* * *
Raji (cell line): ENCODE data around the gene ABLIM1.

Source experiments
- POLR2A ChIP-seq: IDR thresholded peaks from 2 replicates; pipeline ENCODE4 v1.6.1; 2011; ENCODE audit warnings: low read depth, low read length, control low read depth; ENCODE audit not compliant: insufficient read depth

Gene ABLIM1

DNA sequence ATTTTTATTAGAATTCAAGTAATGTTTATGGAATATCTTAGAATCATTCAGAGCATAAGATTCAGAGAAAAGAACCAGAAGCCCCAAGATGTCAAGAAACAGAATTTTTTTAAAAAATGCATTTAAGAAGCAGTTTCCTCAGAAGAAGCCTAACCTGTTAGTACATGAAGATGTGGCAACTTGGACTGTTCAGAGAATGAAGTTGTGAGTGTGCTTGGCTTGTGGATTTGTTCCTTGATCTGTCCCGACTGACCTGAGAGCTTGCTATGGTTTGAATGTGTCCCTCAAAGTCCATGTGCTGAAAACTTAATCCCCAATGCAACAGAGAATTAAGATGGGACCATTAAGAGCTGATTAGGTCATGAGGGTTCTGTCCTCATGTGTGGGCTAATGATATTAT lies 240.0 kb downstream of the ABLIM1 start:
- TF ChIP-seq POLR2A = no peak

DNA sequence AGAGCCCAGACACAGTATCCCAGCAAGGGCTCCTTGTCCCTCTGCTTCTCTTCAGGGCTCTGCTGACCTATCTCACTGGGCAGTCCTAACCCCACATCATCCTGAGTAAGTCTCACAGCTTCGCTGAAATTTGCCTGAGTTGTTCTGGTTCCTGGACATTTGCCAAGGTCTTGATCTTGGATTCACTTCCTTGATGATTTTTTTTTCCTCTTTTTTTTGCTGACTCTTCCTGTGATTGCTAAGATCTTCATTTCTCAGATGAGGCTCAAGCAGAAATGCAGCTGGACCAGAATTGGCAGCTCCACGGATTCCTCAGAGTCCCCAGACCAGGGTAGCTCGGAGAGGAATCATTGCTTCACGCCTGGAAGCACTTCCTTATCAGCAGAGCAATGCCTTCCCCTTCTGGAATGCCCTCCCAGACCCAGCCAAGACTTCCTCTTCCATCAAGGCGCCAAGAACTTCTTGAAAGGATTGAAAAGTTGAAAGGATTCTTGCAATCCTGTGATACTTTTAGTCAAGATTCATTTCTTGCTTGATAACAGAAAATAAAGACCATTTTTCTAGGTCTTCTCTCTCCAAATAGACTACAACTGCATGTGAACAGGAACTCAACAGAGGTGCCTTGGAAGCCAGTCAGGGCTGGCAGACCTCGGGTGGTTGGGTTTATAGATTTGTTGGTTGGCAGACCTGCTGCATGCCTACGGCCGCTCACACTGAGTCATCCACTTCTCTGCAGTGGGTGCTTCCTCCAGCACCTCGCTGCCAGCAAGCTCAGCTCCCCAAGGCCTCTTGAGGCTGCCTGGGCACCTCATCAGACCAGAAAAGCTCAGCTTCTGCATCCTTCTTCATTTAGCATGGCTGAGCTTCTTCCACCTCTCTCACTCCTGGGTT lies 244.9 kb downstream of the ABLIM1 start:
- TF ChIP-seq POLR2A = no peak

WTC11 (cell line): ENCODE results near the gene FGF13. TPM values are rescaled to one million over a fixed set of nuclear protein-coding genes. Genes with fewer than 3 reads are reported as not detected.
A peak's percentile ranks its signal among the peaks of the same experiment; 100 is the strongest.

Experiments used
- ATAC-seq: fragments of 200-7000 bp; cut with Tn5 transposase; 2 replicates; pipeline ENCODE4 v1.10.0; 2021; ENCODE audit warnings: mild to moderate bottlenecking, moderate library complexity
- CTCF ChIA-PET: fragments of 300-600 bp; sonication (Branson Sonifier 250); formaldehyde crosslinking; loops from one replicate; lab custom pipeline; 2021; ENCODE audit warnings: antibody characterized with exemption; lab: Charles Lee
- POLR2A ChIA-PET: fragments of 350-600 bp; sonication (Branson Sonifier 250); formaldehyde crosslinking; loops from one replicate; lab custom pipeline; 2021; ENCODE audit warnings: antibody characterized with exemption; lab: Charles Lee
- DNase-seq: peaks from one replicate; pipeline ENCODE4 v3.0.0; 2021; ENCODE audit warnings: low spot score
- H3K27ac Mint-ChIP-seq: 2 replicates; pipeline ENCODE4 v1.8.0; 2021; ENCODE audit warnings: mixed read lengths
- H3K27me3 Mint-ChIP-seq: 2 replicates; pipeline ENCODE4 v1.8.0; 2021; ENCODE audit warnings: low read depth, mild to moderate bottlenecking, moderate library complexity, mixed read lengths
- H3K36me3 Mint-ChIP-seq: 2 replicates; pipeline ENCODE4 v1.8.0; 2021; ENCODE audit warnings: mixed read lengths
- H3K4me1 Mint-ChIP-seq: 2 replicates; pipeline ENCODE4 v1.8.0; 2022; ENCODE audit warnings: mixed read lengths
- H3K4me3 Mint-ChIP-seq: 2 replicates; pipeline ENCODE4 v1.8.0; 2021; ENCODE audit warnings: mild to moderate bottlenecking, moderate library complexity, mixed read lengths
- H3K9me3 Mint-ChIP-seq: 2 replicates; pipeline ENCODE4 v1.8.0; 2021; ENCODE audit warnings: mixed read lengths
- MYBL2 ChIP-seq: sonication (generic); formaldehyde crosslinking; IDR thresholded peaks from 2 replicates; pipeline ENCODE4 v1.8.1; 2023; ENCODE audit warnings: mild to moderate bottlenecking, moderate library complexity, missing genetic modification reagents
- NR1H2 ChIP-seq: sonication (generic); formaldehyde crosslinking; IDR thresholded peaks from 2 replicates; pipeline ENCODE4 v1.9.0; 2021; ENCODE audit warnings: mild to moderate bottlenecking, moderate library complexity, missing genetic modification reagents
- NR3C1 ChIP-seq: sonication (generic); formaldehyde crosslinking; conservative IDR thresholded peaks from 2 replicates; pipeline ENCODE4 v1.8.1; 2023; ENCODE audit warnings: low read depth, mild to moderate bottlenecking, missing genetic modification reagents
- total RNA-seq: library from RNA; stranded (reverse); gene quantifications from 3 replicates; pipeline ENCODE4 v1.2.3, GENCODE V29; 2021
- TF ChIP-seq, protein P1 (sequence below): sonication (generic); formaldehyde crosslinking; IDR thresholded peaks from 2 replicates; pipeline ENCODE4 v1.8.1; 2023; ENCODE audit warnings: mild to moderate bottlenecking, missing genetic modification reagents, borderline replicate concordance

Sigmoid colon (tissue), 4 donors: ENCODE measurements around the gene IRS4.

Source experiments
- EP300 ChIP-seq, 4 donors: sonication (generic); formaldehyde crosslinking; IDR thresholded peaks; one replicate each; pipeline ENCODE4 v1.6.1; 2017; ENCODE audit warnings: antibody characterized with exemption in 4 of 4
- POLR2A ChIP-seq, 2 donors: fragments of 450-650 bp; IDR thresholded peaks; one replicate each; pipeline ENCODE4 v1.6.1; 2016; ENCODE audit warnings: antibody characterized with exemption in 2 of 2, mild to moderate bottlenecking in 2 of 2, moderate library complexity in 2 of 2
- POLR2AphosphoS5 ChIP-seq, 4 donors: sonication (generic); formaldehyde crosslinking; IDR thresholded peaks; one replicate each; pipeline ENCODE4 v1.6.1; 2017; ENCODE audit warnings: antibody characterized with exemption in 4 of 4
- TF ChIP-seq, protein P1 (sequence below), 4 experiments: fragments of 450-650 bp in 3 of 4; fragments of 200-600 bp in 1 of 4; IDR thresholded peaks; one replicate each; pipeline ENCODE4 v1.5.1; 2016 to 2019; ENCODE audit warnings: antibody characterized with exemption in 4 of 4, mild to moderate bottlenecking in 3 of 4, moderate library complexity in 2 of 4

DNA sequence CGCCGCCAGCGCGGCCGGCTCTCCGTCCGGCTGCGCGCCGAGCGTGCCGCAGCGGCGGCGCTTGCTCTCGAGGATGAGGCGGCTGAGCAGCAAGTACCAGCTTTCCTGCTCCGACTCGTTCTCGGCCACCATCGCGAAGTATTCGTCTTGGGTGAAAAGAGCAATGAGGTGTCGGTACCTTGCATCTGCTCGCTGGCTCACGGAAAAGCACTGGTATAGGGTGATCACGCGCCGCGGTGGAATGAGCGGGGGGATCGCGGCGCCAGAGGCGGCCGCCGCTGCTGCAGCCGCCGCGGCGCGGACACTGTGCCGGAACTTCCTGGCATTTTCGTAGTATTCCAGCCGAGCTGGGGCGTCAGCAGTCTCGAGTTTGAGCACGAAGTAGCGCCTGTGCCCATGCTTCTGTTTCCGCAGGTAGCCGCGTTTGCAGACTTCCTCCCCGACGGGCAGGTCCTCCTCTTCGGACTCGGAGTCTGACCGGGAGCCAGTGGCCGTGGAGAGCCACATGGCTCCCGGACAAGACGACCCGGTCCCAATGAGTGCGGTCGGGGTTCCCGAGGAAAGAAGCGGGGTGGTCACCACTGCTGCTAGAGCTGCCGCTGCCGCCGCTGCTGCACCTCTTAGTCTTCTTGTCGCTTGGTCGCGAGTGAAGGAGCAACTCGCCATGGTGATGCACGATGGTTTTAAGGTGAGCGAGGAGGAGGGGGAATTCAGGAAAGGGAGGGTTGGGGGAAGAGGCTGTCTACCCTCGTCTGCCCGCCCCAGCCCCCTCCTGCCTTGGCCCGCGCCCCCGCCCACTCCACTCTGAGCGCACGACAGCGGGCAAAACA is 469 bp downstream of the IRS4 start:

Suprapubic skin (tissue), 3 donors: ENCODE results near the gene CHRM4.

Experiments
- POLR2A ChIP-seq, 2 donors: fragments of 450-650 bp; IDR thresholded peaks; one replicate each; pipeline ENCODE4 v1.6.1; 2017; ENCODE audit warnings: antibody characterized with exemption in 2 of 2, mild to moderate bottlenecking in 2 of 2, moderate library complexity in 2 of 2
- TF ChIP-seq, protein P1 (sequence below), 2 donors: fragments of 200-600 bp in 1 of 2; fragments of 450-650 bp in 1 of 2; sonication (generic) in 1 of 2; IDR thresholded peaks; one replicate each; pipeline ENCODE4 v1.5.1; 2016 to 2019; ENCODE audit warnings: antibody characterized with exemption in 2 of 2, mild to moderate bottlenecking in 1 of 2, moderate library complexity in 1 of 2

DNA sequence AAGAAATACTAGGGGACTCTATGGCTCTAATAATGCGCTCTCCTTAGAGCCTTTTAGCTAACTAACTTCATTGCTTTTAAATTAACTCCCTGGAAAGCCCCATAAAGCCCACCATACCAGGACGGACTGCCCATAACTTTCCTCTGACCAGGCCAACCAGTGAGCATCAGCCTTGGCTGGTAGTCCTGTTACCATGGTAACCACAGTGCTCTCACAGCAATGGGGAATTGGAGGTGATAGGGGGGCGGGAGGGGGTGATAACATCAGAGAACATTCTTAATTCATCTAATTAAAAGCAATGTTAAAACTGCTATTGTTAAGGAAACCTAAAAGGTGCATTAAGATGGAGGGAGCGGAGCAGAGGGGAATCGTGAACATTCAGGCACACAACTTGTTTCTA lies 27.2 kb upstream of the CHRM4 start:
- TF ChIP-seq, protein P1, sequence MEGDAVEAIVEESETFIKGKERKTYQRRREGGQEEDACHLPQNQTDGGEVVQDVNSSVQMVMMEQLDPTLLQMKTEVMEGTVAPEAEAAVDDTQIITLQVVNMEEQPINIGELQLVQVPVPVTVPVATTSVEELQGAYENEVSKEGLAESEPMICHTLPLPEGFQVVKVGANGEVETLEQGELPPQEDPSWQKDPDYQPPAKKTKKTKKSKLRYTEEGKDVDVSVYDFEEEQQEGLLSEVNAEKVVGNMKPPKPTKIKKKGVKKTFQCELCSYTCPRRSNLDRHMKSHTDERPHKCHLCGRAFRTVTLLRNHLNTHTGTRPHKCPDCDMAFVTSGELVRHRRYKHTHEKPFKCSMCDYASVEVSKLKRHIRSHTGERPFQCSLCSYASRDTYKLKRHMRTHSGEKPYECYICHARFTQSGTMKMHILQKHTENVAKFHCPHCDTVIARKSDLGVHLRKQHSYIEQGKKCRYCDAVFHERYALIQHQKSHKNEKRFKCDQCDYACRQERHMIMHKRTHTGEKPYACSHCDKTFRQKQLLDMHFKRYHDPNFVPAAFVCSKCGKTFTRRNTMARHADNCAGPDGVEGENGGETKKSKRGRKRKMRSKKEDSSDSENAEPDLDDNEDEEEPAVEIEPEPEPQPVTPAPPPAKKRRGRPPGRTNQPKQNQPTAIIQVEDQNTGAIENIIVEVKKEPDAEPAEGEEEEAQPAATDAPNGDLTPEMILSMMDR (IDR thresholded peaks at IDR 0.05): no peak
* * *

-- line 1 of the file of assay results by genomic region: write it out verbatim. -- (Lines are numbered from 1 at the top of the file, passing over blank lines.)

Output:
Raji (cell line): ENCODE data around the gene ABLIM1.